In Search of Excellence

Lessons from America’s Best-run Companies

by Tom Peters , Robert H. Waterman JR

Number of pages: 400

Publisher: Harper Business

BBB Library: Business Classics

ISBN: 978-0060548780

About the Authors

Tom Peters : Tom Peters is the bestselling business book author of all time.


Robert H. Waterman JR : Robert H. Waterman Jr. is a former senior partner of McKinsey


Editorial Review

The Belgian Surrealist Rene Magritte painted a series of pipes and entitled the series “Ceci n’est pas une pipe (This is not a pipe). The picture of thing is not the thing. In the same way, an organization chart is not a compandy, nor a new strategy an automatic answer to corporate grief. We all know this; but when trouble lurks, we call for a new strategy and probably reorganize. And when we reorganize, we usually stop at rearranging the boxes on the chart. The odds are high that nothing much will change. We will have chaos, even useful chaos for a while, but eventually the old culture will prevail. Old habit patterns persist.

Book Reviews

"Widely regarded as one of the top management books of all time, "In Search of Excellence" is also one of the books that's influenced me the most." — Forbes

"Peters is an inspiring speaker. His maxim is "If it ain't broke, break it." He champions empowerment of middle management and a ripping up of the rule-books on layered bureaucracy." — The Gateway Online

"Fundamentally, the book urges us to take a more human view of business, to ask questions rather than seek answers. It also encourages a more entrepreneurial approach – highlighting the need to experiment, take risks and seek out revenue-building activities rather than cost-reducing ones." —Director

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Wisdom to Share

An organization chart is not a company, nor a new strategy an automatic answer to corporate grief.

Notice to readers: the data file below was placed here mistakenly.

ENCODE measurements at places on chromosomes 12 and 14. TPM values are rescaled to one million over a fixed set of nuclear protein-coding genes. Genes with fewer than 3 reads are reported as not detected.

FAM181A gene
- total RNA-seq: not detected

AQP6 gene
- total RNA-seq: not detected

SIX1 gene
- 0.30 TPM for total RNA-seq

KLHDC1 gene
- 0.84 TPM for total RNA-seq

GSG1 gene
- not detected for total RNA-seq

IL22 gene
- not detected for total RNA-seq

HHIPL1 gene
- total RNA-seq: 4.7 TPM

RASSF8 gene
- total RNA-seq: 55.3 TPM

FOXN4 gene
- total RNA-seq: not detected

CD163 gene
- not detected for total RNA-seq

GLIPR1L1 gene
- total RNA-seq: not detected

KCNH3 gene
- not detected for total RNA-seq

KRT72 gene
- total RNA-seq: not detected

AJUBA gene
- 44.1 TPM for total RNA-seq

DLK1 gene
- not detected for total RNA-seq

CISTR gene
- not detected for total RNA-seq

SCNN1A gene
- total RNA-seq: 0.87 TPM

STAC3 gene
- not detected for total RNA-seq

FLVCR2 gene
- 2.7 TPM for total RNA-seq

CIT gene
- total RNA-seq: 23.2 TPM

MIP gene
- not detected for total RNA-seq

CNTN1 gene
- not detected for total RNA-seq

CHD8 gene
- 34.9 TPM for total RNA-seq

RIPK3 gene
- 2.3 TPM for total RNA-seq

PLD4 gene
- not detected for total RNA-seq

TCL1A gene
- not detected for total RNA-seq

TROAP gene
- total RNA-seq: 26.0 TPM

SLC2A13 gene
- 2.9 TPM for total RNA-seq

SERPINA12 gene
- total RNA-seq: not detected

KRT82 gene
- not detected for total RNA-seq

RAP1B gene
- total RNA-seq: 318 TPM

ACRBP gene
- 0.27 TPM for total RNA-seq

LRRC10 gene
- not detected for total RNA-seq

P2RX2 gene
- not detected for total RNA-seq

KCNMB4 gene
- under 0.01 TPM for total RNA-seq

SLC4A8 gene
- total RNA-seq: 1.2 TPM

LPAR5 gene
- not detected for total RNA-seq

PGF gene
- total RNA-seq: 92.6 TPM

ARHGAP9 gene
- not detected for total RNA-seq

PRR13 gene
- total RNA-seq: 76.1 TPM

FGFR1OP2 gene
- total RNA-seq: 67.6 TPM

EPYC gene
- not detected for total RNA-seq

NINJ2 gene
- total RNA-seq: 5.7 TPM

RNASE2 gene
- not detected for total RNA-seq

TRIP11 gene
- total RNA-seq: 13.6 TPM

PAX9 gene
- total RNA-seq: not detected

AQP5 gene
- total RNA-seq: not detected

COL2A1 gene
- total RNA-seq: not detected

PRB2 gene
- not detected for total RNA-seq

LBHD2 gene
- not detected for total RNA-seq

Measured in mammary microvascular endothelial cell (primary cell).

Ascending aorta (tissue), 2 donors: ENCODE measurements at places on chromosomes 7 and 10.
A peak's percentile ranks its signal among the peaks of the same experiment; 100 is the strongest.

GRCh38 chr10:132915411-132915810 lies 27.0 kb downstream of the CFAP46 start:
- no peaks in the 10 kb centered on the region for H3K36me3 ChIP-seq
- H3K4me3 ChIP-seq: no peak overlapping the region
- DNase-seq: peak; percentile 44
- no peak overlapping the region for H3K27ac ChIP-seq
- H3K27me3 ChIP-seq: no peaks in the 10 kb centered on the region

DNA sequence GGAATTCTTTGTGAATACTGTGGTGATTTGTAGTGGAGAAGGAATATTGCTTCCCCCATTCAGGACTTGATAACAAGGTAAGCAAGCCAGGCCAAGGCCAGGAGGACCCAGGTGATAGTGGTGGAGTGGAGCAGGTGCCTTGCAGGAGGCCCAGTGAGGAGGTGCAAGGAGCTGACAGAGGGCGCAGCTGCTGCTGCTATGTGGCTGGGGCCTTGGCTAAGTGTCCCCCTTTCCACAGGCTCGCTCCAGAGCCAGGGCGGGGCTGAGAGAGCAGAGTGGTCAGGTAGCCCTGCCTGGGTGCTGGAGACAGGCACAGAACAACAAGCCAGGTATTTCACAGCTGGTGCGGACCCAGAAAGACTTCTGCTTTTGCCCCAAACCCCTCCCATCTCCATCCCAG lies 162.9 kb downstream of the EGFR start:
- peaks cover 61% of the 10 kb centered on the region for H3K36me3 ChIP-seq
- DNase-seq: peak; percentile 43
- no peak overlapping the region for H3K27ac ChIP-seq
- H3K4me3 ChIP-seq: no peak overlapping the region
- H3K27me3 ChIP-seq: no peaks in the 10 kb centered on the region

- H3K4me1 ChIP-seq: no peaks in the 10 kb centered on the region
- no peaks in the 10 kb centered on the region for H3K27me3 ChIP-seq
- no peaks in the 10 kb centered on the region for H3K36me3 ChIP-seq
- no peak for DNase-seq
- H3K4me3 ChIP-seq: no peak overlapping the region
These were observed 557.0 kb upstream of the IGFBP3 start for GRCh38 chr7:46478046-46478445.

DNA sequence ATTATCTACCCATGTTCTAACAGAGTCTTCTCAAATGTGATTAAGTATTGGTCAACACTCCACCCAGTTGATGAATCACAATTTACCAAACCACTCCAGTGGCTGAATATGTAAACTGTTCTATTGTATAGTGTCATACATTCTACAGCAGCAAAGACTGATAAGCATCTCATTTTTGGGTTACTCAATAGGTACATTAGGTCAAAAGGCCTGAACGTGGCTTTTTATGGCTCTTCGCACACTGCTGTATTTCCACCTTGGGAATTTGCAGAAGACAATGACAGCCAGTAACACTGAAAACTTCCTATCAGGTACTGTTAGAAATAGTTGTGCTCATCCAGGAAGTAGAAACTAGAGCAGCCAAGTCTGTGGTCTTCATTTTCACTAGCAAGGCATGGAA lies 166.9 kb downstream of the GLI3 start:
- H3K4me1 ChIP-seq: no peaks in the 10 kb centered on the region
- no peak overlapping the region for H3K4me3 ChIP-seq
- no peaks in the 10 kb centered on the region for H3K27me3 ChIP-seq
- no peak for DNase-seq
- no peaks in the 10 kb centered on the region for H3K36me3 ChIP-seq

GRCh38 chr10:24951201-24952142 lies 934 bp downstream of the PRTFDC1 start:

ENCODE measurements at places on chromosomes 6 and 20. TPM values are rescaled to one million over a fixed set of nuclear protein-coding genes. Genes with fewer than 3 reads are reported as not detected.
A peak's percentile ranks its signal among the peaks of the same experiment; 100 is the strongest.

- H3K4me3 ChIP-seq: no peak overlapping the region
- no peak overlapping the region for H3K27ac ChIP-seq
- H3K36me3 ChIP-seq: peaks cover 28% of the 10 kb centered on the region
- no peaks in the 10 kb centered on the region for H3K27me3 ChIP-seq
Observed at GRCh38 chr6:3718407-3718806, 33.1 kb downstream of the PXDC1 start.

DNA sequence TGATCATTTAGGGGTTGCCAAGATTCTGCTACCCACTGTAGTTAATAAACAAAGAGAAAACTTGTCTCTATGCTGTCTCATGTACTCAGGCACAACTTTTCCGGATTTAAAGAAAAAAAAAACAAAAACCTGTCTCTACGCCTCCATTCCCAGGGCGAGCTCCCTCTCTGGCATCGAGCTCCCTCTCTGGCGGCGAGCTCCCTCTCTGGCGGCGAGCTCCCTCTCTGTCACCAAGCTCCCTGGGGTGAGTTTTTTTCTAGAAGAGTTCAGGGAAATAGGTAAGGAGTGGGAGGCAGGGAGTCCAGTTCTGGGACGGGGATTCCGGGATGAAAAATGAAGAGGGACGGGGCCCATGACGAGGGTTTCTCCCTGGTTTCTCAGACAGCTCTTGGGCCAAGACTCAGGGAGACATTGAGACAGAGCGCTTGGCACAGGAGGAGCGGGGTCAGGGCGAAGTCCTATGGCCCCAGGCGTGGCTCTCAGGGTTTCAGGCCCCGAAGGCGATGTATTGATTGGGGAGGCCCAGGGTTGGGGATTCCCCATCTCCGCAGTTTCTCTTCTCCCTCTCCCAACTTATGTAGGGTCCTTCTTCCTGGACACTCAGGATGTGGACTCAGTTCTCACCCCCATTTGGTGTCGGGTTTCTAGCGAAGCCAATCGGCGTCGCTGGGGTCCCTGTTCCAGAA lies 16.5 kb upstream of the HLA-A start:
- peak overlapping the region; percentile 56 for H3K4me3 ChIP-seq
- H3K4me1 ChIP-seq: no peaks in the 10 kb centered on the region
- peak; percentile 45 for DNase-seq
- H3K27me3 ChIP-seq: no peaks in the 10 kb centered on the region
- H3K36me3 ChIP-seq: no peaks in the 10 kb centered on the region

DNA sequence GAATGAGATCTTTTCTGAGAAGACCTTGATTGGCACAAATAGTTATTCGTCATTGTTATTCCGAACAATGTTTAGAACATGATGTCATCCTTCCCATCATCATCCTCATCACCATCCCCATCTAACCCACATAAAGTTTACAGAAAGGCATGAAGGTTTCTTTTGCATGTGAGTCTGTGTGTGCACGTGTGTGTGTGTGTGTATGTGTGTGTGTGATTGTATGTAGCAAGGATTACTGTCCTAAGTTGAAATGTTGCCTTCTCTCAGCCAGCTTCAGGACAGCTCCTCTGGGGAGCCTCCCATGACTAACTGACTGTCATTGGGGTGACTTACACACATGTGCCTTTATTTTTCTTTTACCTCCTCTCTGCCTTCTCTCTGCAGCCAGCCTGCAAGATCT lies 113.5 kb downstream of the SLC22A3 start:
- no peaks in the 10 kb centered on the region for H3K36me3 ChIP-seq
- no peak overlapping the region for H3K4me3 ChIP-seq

At gut level, all of us know that much more goes into the process of keeping a large organization vital and responsive than the policy statements, new strategies, plans, budgets, and organization charts can possibly depict.

If we want change, we fiddle with the strategy. Or we change the structure. Perhaps the time has come to change our ways.

To become less dependent on government sales, Boeing had to build the skill to its wares in the commercial marketplace, a feat most of its competitors never could pull off.

Such skill building, adding new muscle shucking old habits, getting really good at something new to the culture, is difficult. That sort of thing clearly goes beyond the structure.

The true power of the small group lies in its flexibility. New product teams are formed anywhere at 3M and nobody worries very much about whether or not they fit exactly into division boundaries.

The effective productivity or new product teams in the excellent companies usually from five to ten in size.

The task force reporting level, and the seniority of its members, are proportional to the importance of the problem.

Documentation is informal at most, and often scant.

The reason behind the absence of focus on product or people in so many American companies, it would seem, is the simple presence of a focus on something else.